to four city blocks. (R. at 708). The FCE report concluded that Allen’s functional performance
abilities were sedentary. (R. at 718). Allen could occasionally lift and/or carry a maximum of
20 pounds, was capable of standing for 16 minutes at a time (or if actively standing by lifting,
bending, or carrying, he was capable of standing for six to eight minutes, at which time he would
need a break to sit down). (R. at 718-19). The FCE report concluded that Allen could not
perform a job that required him to stand more than 20 percent of the workday, but that sitting
would be acceptable, provided that he had multiple opportunities to stand and change his posture.
(R. at 719).
On February 23, 2009, an MRI revealed a “[l]arge disc herniation with severe cervical
stenosis and bilateral foraminal stenosis” and “mild cervical stenosis at C4-C5.” (R. at 703). On
April 6, 2009, Allen reported increased difficulty ambulating, that he walks with a cane,
progressive weakness of his arms, numbness in his hands and feet, and occasional difficulty
voiding. (R. at 699). The doctor recommended surgery. (R. at 701).
On June 4, 2009, Dr. Todd Eads performed a posterior C3, C4, and partial C5
laminectomy on Allen.4 (R. at 693). On September 21, 2009, Allen had a follow up examination
at which he reported that his pain had improved following the surgery. (R. at 726). Allen
reported residual numbness in his arms and lower back pain with no significant lower extremity
3. The ALJ refers to the FCE as an “occupational therapy assessment” in his decision.
4. A laminectomy is a surgery in which a lamina bone is removed. Laminectomy, WIKIPEDIA.ORG,
http://en.wikipedia.org/wiki/Laminectomy (last visited December 20, 2011). In Allen’s case, his C3, C4, and part of
his C5 lamina bones were removed. (R. at 694).
involvement. (R. at 726). A three-view cervical spine series performed that day revealed stable
cervical fusion hardware and no evidence of complications. (R. at 725).
C. THE ADMINISTRATIVE HEARING
1. Allen’s Testimony
The Administrative Hearing was held on March 24, 2010. (R. at 34). Allen testified he
had not been employed since his alleged onset date of June 29, 2007. (R. at 33-34). From
February 2005 to June 2007, Allen worked at Wabash College. (R. at 51). Allen stated he was
let go from his job at Wabash College because he missed work two to three days per week due to
his health issues. (R. at 43). The absences from work began in 2007 when he started to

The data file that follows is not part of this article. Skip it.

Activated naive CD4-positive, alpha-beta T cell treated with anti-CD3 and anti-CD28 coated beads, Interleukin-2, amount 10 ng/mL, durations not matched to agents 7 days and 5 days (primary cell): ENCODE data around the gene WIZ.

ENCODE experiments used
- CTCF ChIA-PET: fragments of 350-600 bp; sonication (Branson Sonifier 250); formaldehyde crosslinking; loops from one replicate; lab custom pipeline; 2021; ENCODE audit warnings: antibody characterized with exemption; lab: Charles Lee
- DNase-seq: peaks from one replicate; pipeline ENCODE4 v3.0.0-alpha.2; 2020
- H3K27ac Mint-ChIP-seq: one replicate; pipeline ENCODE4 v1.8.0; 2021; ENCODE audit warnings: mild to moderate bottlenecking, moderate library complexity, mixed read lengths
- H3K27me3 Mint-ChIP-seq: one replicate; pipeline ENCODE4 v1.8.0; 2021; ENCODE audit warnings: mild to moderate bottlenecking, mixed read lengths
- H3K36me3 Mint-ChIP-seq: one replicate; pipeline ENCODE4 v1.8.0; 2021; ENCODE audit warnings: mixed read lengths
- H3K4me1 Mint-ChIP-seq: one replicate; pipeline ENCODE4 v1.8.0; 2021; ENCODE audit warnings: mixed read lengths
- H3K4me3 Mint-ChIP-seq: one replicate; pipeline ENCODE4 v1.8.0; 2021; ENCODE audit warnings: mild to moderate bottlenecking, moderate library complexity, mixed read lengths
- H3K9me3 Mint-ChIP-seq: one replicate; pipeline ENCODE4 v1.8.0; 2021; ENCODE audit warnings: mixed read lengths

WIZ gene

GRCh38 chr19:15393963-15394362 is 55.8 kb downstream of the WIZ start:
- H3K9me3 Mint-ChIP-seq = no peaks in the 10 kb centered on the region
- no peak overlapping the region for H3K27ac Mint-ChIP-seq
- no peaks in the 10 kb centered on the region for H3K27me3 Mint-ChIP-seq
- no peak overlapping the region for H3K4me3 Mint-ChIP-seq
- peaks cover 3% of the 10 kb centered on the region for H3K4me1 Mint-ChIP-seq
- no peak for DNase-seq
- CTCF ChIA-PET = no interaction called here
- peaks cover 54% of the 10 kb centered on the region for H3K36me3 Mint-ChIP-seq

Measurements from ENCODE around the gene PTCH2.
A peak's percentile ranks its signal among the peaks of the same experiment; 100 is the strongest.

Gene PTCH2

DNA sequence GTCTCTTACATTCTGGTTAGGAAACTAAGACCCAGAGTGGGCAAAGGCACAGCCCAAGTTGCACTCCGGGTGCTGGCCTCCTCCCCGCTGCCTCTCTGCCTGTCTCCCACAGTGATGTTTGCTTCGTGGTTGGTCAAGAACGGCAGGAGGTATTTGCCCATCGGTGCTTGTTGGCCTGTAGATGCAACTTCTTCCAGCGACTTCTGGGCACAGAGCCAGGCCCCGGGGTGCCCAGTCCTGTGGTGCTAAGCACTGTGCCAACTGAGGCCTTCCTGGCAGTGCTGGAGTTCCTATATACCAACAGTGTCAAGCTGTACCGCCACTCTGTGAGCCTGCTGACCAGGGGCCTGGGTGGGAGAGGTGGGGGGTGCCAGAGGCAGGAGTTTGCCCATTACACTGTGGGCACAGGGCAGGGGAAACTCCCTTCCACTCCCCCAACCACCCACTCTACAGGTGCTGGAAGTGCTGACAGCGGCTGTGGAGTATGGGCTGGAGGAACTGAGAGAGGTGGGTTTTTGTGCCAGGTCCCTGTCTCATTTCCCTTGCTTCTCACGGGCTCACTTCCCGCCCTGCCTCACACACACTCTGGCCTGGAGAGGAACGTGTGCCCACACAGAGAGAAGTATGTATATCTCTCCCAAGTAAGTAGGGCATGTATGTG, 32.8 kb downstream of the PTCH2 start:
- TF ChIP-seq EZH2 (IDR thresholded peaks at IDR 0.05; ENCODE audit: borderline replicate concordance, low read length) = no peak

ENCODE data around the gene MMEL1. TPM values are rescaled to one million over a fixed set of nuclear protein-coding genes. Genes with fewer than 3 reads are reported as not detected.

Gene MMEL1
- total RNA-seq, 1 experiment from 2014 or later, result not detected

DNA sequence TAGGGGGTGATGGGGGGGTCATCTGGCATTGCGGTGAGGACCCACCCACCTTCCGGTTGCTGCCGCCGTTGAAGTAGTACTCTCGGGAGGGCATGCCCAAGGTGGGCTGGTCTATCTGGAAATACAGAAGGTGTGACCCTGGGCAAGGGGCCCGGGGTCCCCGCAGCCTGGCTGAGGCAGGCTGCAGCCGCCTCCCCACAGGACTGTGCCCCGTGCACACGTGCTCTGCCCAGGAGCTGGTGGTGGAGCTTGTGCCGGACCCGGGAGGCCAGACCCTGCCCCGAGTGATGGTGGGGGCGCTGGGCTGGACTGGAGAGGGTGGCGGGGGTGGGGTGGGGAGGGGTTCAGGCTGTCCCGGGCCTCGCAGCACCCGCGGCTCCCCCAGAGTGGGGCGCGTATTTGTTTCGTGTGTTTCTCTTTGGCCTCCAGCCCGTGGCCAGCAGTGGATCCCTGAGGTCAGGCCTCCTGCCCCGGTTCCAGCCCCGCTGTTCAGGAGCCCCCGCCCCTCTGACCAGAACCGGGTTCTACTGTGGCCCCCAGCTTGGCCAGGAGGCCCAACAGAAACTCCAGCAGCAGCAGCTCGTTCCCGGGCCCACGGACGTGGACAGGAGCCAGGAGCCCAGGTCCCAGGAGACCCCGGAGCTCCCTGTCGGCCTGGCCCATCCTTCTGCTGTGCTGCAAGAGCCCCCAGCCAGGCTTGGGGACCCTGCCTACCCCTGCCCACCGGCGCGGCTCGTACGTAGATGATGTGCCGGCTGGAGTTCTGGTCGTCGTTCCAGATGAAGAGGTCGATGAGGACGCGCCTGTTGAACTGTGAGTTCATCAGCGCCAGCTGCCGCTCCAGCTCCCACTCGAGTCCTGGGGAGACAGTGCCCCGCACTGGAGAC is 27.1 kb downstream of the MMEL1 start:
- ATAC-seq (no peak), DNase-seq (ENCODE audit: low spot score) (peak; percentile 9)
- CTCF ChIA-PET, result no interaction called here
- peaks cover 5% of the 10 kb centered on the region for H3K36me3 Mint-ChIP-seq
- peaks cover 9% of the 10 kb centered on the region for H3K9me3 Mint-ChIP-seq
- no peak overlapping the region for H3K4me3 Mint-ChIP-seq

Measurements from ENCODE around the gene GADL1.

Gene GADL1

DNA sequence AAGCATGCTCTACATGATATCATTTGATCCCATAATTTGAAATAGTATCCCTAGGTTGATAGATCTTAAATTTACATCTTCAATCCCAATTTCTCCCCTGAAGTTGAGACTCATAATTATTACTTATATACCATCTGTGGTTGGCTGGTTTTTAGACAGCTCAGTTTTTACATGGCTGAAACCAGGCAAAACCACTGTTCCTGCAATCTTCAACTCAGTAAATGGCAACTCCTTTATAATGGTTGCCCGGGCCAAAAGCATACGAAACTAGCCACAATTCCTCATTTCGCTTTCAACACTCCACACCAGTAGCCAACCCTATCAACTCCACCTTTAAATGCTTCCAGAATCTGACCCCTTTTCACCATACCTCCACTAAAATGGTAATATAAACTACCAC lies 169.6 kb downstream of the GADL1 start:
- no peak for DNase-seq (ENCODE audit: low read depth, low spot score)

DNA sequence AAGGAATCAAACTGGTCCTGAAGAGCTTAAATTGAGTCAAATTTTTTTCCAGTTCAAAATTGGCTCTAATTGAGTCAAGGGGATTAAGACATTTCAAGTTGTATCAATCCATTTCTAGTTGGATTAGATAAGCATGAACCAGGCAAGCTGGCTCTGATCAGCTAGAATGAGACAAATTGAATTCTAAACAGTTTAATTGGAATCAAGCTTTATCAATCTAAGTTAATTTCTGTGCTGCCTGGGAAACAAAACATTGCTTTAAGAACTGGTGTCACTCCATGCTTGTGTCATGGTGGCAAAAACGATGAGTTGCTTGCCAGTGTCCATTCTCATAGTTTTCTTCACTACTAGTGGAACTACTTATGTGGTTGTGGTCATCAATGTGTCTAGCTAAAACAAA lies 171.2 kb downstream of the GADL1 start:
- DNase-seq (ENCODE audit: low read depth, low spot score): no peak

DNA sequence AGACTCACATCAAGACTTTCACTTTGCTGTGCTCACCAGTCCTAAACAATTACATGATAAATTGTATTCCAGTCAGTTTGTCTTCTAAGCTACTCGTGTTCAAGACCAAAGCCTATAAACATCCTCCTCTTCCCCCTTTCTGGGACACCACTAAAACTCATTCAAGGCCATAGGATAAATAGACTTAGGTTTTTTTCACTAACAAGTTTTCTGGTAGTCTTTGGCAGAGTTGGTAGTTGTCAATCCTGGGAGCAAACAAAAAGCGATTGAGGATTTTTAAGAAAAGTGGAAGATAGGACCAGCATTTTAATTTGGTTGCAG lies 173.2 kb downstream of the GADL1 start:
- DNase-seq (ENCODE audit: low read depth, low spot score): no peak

experience numbness in his feet. (R. at 51). Allen testified he earned $10 per hour at his
previous employment. (R. at 44). Prior to his employment at Wabash College, Allen worked as
a meat cutter at Kroger. (R. at 51-52). Allen testified he has a high school education, he lives
with his parents, and he receives financial support from the VA. (R. at 33, 34-35).
Allen testified he has back pain that extends from his neck to his lower back. (R. at 40).
Allen described his pain as all day, every day, and all over. (R. at 47). Allen testified he has a
permanent numbness in his feet and a relatively new numbness in his ankles and the back of his
legs from sitting for 30 to 45 minutes or standing five to ten minutes. (R. at 45-46). Allen
described the numbness as occurring daily. (R. at 50). Allen testified his left foot drags when he
walks, and this occurs daily. (R. at 49). Allen always utilizes a cane to walk, and the maximum
distance he could walk is four city blocks. (R. at 40, 50). Allen explained that he does not feel
comfortable walking without his cane, because he is afraid he will fall due to the numbness in his
feet. (R. at 46). Allen testified that he has fallen many times, including once while employed at
Wabash College. (R. at 46-47). Allen reported medication alleviated his pain a little, but not
enough to allow him to “get up and move around.” (R. at 40). Allen explained that he takes his
medication when necessary, but he fears becoming addicted. (R. at 47). Allen testified the
surgeries in 2006 and 2009 did not relieve his pain. (R. at 41).
Allen stated he is stiff in the morning, sometimes will fall, and it takes him a couple
hours to get going in the morning. (R. at 43-44, 48). He utilizes a handicap rail in the shower to
bathe. (R. at 48). Allen testified that he cannot stand or sit for long periods of time. (R. at 40).
Allen is able to feed his dogs and go to the grocery store, but he does not participate in any social
activities, such as visiting friends or going to the movies, restaurants, or church. (R. at 37-38,
39). He is unable to help his mother with dishes for longer than five minutes at a time and is
unable to perform yard work. (R. at 37-38). Allen testified he typically stays at home and tries
to minimize his pain. (R. at 37, 45).
2. Vocational Expert’s Testimony
The Vocational Expert (“VE”), Ray Burger, testified that Allen’s prior employment as a